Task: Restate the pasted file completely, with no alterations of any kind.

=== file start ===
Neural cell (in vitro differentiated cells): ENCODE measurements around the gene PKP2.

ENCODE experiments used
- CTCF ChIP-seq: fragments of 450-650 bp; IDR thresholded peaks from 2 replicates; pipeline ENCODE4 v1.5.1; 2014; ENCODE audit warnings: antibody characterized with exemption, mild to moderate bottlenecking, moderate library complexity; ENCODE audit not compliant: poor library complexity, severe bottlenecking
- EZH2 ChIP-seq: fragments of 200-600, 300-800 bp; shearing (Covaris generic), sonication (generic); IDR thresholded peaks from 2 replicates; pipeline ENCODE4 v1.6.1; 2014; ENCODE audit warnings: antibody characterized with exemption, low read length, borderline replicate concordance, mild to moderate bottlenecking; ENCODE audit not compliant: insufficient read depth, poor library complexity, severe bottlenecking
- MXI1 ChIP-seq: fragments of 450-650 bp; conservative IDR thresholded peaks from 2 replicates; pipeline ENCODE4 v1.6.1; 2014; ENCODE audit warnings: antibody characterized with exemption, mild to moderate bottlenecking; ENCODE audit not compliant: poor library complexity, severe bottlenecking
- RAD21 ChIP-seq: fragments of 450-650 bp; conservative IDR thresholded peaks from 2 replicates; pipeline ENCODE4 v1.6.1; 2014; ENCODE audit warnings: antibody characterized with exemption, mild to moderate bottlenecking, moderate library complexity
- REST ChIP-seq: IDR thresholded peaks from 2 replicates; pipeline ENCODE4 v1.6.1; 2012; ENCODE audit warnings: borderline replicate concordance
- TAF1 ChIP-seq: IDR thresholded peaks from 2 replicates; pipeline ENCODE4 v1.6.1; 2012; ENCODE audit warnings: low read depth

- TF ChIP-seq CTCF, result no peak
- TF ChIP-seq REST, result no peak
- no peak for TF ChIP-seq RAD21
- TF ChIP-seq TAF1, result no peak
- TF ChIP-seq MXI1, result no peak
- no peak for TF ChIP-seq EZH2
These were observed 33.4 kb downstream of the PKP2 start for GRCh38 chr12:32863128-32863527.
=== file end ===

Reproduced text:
Neural cell (in vitro differentiated cells): ENCODE measurements around the gene PKP2.

ENCODE experiments used
- CTCF ChIP-seq: fragments of 450-650 bp; IDR thresholded peaks from 2 replicates; pipeline ENCODE4 v1.5.1; 2014; ENCODE audit warnings: antibody characterized with exemption, mild to moderate bottlenecking, moderate library complexity; ENCODE audit not compliant: poor library complexity, severe bottlenecking
- EZH2 ChIP-seq: fragments of 200-600, 300-800 bp; shearing (Covaris generic), sonication (generic); IDR thresholded peaks from 2 replicates; pipeline ENCODE4 v1.6.1; 2014; ENCODE audit warnings: antibody characterized with exemption, low read length, borderline replicate concordance, mild to moderate bottlenecking; ENCODE audit not compliant: insufficient read depth, poor library complexity, severe bottlenecking
- MXI1 ChIP-seq: fragments of 450-650 bp; conservative IDR thresholded peaks from 2 replicates; pipeline ENCODE4 v1.6.1; 2014; ENCODE audit warnings: antibody characterized with exemption, mild to moderate bottlenecking; ENCODE audit not compliant: poor library complexity, severe bottlenecking
- RAD21 ChIP-seq: fragments of 450-650 bp; conservative IDR thresholded peaks from 2 replicates; pipeline ENCODE4 v1.6.1; 2014; ENCODE audit warnings: antibody characterized with exemption, mild to moderate bottlenecking, moderate library complexity
- REST ChIP-seq: IDR thresholded peaks from 2 replicates; pipeline ENCODE4 v1.6.1; 2012; ENCODE audit warnings: borderline replicate concordance
- TAF1 ChIP-seq: IDR thresholded peaks from 2 replicates; pipeline ENCODE4 v1.6.1; 2012; ENCODE audit warnings: low read depth

- TF ChIP-seq CTCF, result no peak
- TF ChIP-seq REST, result no peak
- no peak for TF ChIP-seq RAD21
- TF ChIP-seq TAF1, result no peak
- TF ChIP-seq MXI1, result no peak
- no peak for TF ChIP-seq EZH2
These were observed 33.4 kb downstream of the PKP2 start for GRCh38 chr12:32863128-32863527.